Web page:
Money won’t grow in your mattress.
It will grow in a Fixed Deposit!
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    Overview of Fixed Deposit

    Institution Name
    Deposit Amount Range
    Tenure Range
    Interest Rate
    Up to ₹1Cr
    7 Days to 20 Years
    5.25% - 8.75% Quarterly compounding
    Response Time Within 30 minutes
    Up to ₹1Cr
    7 Days to 10 Years
    4% - 7.6% Quarterly compounding
    Response Time Within 30 minutes
    Up to ₹1Cr
    7 Days to 10 Years
    4.25% - 7% Monthly compounding
    Response Time Within 30 minutes
    Up to ₹1Cr
    15 Days to 20 Years
    4.25% - 7.65% Monthly compounding
    Response Time Within 30 minutes
    Up to ₹1Cr
    7 Days to 10 Years
    5.5% - 7.45% Monthly compounding
    Response Time Within 30 minutes
    Up to ₹1Cr
    7 Days to 10 Years
    4% to 8% Monthly compounding
    Response Time Within 30 minutes
    NRI - FD
    Up to ₹1Cr
    1 Year to 5 Years
    6.2% - 7% Monthly compounding
    Response Time Within 30 minutes
    NRI - FD
    Up to ₹1Cr
    1 Year to 10 Years
    7.15% Monthly compounding
    Response Time Within 30 minutes
    NRI - FD
    Up to ₹1Cr
    1 Year to 10 Years
    6.5% - 6.95% Monthly compounding
    Response Time Within 30 minutes
    NRI - FD
    Up to ₹1Cr
    1 Year onwards
    7% - 7.5% Monthly compounding
    Response Time Within 30 minutes
    Up to ₹1Cr
    7 Days to 10 Years
    4% - 7.6% Quarterly compounding
    Response Time Within 30 minutes
    NRI - FD
    Up to ₹1Cr
    1 Year to 5 Years
    7% - 7.1% Quarterly compounding
    Response Time Within 30 minutes
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    FD Overview

    What is Fixed Deposit?

    A fixed deposit (FD) or term deposit is a type of financial instrument offered by banks and it allows individuals to deposit sums of money for fixed periods of time, like 1 month, 6 months, 1 year, 5 years etc. In general, fixed deposit accounts offer a higher interest rates than savings accounts. Fixed deposits are regarded as safe investments and help people to grow their financial assets without exposing them to volatility and other risks associated with the financial market. Most of the banks offer fixed deposit accounts in India and the interest rates offered with these accounts depend on the tenure of deposit and other factors. The tenure offered with fixed deposits can range from 7 days to 10 years, whereas the interest rate offered can be as high as 9% per annum. Some of banks even offer tax saving fixed deposits that offer tax benefits to customers.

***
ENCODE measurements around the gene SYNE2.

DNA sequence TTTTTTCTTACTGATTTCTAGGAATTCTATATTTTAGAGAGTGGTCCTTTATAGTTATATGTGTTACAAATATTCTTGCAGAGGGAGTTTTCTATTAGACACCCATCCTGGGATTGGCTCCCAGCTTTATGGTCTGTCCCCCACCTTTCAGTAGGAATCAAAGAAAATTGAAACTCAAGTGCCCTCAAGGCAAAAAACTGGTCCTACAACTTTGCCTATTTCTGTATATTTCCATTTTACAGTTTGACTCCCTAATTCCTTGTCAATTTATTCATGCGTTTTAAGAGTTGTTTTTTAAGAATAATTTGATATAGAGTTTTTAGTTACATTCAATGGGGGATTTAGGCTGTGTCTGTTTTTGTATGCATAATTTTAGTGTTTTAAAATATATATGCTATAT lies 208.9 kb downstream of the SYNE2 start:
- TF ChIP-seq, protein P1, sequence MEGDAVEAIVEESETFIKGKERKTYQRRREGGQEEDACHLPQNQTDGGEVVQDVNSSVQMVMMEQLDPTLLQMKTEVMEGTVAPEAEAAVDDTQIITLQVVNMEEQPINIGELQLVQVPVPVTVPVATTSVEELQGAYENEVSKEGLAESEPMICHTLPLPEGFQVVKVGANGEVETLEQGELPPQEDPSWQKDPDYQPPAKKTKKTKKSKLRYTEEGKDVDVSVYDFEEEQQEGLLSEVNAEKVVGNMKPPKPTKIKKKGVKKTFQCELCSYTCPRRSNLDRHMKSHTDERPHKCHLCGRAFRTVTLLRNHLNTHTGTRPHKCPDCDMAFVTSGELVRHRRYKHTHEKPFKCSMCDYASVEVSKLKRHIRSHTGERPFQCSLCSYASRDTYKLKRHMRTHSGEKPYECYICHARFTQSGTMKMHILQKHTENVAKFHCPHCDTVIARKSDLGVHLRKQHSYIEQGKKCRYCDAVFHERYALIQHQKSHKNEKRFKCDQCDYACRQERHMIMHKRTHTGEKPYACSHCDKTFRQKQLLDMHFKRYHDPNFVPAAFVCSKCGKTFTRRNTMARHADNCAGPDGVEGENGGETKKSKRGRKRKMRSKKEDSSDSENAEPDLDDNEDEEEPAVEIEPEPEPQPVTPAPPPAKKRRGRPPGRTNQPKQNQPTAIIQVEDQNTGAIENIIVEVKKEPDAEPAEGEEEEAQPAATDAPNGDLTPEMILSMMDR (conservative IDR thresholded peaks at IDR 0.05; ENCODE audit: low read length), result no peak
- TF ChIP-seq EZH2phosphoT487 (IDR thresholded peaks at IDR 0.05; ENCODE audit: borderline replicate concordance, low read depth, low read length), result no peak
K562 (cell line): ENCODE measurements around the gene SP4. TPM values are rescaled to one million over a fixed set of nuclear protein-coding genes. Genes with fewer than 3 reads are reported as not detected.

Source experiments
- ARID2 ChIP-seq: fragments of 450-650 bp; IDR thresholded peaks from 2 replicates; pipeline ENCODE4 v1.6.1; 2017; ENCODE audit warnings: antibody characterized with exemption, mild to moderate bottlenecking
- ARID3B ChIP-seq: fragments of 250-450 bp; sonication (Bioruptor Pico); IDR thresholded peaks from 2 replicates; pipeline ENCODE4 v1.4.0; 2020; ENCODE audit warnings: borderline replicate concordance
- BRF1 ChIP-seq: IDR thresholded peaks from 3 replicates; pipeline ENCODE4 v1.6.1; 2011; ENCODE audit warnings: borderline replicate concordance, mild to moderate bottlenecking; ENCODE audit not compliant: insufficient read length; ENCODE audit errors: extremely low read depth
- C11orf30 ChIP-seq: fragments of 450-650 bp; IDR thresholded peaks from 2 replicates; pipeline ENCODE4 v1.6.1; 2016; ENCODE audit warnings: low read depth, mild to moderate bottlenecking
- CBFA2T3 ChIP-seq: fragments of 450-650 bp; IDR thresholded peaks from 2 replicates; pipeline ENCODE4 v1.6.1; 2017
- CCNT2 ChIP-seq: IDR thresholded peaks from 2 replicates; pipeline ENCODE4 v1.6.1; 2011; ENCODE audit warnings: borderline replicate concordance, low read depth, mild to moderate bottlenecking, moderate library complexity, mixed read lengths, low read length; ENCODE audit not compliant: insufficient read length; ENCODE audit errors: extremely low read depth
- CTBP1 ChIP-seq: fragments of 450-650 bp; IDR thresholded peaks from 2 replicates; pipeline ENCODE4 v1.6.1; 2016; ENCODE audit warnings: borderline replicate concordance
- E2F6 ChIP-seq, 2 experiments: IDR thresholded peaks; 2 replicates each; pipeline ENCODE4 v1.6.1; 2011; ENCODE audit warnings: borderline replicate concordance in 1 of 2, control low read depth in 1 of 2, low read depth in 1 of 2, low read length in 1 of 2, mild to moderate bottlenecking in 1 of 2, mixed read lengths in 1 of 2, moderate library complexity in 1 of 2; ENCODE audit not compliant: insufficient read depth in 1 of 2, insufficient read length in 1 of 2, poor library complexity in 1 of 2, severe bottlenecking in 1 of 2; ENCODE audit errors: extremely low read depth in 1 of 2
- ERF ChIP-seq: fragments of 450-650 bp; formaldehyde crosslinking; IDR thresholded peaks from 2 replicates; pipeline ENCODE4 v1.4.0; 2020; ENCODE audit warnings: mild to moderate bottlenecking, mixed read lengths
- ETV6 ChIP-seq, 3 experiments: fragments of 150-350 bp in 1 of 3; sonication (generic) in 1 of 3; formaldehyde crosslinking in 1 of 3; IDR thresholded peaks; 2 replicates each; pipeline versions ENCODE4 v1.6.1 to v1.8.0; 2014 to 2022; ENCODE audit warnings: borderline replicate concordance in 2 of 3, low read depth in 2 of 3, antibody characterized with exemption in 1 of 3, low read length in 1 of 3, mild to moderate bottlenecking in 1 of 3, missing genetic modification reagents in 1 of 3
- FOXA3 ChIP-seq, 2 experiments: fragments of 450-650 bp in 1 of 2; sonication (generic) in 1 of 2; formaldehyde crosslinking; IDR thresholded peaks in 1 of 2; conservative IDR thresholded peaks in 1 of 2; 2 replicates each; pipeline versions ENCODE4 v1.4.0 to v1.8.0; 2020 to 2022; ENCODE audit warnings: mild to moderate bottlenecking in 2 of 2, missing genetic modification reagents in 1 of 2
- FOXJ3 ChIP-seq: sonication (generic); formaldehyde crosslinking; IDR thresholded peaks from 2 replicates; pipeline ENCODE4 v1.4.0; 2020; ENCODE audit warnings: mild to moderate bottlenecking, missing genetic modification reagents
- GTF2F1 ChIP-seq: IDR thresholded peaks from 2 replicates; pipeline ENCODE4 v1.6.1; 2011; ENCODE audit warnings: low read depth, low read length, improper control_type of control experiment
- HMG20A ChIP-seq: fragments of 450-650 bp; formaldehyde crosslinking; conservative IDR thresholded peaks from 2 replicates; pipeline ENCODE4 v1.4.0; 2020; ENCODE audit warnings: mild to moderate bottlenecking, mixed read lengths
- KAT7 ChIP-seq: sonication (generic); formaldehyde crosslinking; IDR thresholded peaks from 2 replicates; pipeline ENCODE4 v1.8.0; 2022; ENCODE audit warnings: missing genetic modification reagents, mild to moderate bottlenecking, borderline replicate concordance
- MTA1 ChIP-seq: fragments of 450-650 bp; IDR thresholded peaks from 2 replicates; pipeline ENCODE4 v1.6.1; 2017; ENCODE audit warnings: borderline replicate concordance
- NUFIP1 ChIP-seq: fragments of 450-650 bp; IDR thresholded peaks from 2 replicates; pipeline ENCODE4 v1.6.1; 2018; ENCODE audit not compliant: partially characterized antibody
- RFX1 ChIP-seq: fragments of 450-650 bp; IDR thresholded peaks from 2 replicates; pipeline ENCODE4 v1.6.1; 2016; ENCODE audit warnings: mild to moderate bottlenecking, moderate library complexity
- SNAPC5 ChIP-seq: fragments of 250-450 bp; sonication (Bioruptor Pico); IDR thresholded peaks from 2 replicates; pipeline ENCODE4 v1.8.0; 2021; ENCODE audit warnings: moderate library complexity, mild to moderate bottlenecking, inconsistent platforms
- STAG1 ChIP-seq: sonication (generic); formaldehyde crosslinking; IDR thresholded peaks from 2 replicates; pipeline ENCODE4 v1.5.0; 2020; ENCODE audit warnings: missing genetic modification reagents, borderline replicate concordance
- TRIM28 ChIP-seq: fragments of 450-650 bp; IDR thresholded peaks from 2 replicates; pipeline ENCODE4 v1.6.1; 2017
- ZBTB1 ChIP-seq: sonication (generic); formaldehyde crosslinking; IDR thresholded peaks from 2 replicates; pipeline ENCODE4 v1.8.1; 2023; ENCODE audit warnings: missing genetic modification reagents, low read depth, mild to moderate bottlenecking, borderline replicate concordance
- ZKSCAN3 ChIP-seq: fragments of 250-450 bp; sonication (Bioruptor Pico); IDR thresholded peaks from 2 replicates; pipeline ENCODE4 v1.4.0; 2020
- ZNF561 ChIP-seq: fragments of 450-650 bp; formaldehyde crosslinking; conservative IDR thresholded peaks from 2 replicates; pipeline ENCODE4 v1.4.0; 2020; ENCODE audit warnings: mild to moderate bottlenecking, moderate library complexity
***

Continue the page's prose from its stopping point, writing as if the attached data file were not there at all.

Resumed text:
Features of Fixed Deposit Account

    • The main purpose of fixed deposit account is to enable the individuals to earn a higher rate of interest on their surplus funds (extra money).
    • The amount can be deposited only once. For further such deposits, separate accounts need to be opened.
    • The depositor is given a fixed deposit receipt, which depositor has to produce at the time of maturity. The deposit can be renewed for a further period.
    • As per the Traditional scheme, the interest on the FD account is credited to the Savings account specified by the depositor on a monthly basis or on a quarterly basis. For the Reinvestment scheme, the interest is compounded to the principal amount on a quarterly basis.
    • Tax is deducted at source, from the interest on Fixed Deposits, as applicable, as per the Income Tax Act, 1961.

    Compound interest arises when interest is added to the principal so that from that moment on, the interest that has been added also itself earns interest. This addition of interest to the principal is called compounding.

    The following formula gives you the total amount one will get if compounding is done:-

    A=P(1+r/n)nt

    Where,
    A = Final Amount that will be received
    P = Principal Amount (i. e. initial investment)
    r = Annual nominal interest rate (as a decimal i. e. if interest is paid at 5. 5% pa, then it will be 0. 055) (it should not be in percentage)
    n = number of times the interest is compounded per year (i. e. for monthly compounding n will be 12, for half year compounding it will be 2 and for quarter it will be 4
    t = number of years

    1. Annual Compounding: In this case there is no compounding effect because the term is only one year, the same as the compounding frequency. Thus, all we have is simple interest (i. e. , the effective rate is equal to the nominal rate)